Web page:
That must have been such a boost...
"I remember sitting around discussing parts and we all had guitars in our hands and Dave was like “Wait, so the bassist knows how to play all of the guitar parts and your drummer can play the bass parts of your songs too?!” And we were naively like “Yeah we wanted to make sure we’re tight on everything” and he thought it was so cool that we had no idea that other bands didn’t really do that."
"It was around then that we really felt like we deserved to be there but either way, Rancho isn’t about that kind of thing, it’s just about making music with friends and having a great time and we were definitely doing that too."
It’s an eight-track record, did you always intend to keep things lean and mean or is that just how things worked out?
"We did record a couple more tracks there that didn’t make it onto the record. There was a tracklisting for a while but then we found out it was too long to fit on a vinyl record when New Heavy Sounds signed us and said they wanted to put it out for us. I think that was the best problem they could have given us, like who’s gonna be mad you’ve got to work out a way so you can get your debut album pressed on coloured vinyl in a gatefold sleeve."
"The only thing that made it kind of difficult was fitting 'Blue Desert' on there which is just shy of 11 minutes long. We had to cut two songs and switch some stuff around, but we all agree that tailoring this record for a vinyl release was the best thing we could have asked for. That’s the format it belongs on and like you said it’s lean and mean and it’s a f***ing ass shaking machine."
What kind of album is this lyrically? Is there a theme to it?
"They’re just a collection of personal stories that we’ve tried to write in a way people can interpret and take whatever they want from. Like one song is about a car crash, another is about crowd surfing at a Black Rebel Motorcycle Club show and then there’s one about tinnitus. It’s weird though because it wasn’t until we’d changed the tracklisting and I saw all the lyrics together that I realised that because of the way the songs are written they all tie in with 'Blue Desert'."
"'Blue Desert' is the only song that doesn’t have any meaning because those lyrics sort of wrote themselves. So you could say the album loosely has a theme that connects it together. I’m sure someone else could definitely interpret it like that anyway. I don't know, maybe in 30 years when we’ve got delusions of grandeur, we’ll claim that it was a concept record all along..."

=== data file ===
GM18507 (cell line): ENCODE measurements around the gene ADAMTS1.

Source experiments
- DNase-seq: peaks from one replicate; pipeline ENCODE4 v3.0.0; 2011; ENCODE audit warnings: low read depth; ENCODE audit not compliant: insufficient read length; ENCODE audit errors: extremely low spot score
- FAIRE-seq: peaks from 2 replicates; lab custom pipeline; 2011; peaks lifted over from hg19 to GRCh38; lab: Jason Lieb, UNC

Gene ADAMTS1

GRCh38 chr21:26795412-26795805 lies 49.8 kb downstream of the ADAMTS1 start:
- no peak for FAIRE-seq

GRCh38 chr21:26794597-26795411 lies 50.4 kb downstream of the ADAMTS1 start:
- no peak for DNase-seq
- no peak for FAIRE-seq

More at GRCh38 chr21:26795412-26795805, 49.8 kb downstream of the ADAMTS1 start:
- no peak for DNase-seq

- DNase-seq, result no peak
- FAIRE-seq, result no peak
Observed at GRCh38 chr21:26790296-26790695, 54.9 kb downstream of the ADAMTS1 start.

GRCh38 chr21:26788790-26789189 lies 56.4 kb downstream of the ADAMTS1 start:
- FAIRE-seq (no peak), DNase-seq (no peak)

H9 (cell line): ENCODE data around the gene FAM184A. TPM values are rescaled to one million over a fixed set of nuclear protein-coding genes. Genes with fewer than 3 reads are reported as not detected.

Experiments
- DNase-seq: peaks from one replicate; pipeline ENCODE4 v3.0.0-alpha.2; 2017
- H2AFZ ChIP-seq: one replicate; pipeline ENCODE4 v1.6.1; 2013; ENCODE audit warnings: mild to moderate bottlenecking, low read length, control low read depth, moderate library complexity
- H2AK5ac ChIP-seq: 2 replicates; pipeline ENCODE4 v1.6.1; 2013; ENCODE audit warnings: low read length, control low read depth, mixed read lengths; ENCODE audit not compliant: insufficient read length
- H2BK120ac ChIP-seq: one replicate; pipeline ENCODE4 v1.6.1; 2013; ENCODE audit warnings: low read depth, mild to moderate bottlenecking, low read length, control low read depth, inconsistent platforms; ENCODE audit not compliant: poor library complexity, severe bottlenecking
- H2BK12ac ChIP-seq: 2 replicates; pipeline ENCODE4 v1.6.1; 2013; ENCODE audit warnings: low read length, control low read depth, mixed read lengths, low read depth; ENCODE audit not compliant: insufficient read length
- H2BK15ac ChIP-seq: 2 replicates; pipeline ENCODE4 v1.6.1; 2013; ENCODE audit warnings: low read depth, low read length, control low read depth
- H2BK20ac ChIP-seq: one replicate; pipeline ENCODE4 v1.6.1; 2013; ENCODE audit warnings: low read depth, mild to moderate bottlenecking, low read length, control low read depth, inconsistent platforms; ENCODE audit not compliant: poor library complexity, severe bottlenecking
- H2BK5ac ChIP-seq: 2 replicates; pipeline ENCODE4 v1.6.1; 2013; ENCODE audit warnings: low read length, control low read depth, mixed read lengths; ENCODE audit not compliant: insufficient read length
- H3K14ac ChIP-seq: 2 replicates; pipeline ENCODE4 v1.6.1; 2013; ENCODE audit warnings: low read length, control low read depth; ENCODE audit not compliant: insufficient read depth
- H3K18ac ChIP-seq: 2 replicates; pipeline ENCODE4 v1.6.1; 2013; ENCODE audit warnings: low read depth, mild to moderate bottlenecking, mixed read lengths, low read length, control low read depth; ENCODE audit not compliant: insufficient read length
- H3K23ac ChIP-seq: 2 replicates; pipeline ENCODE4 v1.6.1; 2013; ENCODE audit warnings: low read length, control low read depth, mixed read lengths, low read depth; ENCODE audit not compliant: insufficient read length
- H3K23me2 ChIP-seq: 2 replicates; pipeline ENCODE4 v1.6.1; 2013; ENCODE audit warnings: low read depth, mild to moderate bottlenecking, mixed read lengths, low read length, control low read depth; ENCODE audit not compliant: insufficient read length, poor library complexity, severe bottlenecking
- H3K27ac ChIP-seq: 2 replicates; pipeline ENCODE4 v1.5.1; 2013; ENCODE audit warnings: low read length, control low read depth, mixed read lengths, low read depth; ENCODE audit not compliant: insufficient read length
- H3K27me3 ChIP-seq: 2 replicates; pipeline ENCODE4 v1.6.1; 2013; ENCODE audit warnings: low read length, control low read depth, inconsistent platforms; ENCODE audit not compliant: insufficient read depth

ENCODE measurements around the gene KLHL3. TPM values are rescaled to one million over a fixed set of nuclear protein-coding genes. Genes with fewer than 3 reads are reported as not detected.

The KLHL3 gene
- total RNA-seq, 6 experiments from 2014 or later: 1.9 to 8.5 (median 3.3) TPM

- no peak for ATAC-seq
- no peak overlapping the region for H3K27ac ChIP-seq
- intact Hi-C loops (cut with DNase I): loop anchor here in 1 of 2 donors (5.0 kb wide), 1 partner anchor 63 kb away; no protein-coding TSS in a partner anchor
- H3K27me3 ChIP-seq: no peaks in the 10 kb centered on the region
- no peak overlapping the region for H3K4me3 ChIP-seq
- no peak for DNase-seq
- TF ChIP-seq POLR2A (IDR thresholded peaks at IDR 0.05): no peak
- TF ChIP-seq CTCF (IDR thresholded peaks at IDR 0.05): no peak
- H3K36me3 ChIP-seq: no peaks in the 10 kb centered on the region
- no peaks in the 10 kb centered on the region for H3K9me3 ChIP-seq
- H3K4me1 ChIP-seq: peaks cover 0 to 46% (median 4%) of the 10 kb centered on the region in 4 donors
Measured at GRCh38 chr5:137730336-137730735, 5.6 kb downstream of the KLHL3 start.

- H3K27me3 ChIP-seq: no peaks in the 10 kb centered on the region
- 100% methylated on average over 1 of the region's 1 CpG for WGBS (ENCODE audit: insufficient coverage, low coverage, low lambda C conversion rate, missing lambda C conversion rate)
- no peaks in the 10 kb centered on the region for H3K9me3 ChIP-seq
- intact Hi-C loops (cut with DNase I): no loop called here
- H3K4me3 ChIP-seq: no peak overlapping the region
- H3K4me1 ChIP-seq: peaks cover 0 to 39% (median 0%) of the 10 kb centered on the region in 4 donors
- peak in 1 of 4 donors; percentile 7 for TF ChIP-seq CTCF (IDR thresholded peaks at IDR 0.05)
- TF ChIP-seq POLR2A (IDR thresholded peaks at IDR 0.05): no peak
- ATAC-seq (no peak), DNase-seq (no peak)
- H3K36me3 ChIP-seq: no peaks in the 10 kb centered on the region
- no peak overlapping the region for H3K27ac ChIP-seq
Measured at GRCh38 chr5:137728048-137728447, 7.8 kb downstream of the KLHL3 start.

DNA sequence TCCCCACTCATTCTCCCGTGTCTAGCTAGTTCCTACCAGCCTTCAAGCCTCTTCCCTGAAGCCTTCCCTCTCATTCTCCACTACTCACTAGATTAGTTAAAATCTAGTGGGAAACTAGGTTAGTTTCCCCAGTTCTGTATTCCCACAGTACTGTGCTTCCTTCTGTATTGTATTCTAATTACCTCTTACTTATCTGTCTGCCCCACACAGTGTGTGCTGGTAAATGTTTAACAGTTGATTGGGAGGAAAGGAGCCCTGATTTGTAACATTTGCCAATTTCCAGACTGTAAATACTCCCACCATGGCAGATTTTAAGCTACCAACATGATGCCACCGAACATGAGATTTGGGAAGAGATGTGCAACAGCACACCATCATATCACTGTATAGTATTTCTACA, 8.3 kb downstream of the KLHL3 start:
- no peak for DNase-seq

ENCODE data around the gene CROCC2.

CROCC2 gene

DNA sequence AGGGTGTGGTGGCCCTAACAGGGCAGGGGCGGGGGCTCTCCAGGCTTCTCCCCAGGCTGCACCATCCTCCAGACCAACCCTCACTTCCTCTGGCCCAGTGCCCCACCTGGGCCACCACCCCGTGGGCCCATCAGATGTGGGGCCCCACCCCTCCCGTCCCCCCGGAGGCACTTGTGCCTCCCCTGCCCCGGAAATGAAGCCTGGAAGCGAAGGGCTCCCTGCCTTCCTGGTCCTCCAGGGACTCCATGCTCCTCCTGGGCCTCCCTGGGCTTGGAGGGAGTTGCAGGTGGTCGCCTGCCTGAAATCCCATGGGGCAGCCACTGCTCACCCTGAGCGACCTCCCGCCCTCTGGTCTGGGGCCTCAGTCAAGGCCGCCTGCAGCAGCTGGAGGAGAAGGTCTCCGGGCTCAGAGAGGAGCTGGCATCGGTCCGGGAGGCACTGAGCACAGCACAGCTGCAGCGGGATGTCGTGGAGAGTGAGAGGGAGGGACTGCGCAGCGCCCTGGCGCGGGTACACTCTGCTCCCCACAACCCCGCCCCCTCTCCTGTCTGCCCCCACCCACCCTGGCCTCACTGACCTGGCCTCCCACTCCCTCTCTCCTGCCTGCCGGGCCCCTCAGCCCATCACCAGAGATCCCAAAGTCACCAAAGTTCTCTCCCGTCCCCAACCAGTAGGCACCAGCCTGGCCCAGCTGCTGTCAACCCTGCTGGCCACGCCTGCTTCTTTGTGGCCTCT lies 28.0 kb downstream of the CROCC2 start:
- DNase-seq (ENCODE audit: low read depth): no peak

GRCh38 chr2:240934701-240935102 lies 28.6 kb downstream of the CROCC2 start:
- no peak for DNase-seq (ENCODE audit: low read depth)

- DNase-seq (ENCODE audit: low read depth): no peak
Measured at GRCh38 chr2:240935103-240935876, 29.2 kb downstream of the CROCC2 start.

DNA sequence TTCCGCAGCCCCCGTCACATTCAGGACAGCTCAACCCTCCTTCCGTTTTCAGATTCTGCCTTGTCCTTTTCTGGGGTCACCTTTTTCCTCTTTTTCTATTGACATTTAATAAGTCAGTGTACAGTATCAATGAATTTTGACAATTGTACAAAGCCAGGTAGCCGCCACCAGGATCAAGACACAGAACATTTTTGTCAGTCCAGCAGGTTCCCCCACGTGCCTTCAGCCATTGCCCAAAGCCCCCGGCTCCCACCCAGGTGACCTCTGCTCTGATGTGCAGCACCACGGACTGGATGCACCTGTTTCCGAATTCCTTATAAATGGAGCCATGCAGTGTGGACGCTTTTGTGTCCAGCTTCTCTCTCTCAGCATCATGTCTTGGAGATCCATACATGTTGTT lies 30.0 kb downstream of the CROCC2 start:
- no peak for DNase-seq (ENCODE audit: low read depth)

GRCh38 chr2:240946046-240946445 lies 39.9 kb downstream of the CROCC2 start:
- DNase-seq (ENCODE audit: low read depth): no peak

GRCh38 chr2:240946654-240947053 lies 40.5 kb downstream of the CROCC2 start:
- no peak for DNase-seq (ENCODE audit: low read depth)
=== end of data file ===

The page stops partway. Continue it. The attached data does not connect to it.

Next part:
Which song on the album took the longest to get right? And which came together most quickly?
"I’m pretty sure 'You Got Nothin’ was the quickest to get the initial idea down. I remember showing the band to the riff and everyone looking at me like “Is that it? What about the rest of the song?” and explaining to them “THAT IS IT!” It probably took longer convincing them it was finished than actually writing it!"
What about the longest?
"The longest song to complete was definitely 'Punk Song'. Russell (Russell, bassist) had a bag of riffs that took so long to piece together with a melody that we ended up with a corkboard of ideas, structures, time changes and solos that it started to look like we were planning to rob a bank."
When did you decide on Faithless Rituals for the album title? Were any other titles in contention?
"We’ve had that name for a while. If you look at the back of our last EP Rivals, Hounds & Rebel Sisters though, underneath the credits it says “Please play this without distraction and experience it as an individual. We believe listening to a record should be a faithless ritual". It was either going to be Faithless Rituals or we were just going to use Russell’s actual phone number, but I can’t remember why we decided to stick with the former..."
What are your plans to take the album out live? Coronavirus permitting...
"We’ve got a ton of UK shows booked throughout spring and summer that we’re still waiting to confirm. If they don’t happen, we’ll just have to play loud enough from where we are so everyone can hear us anyway..."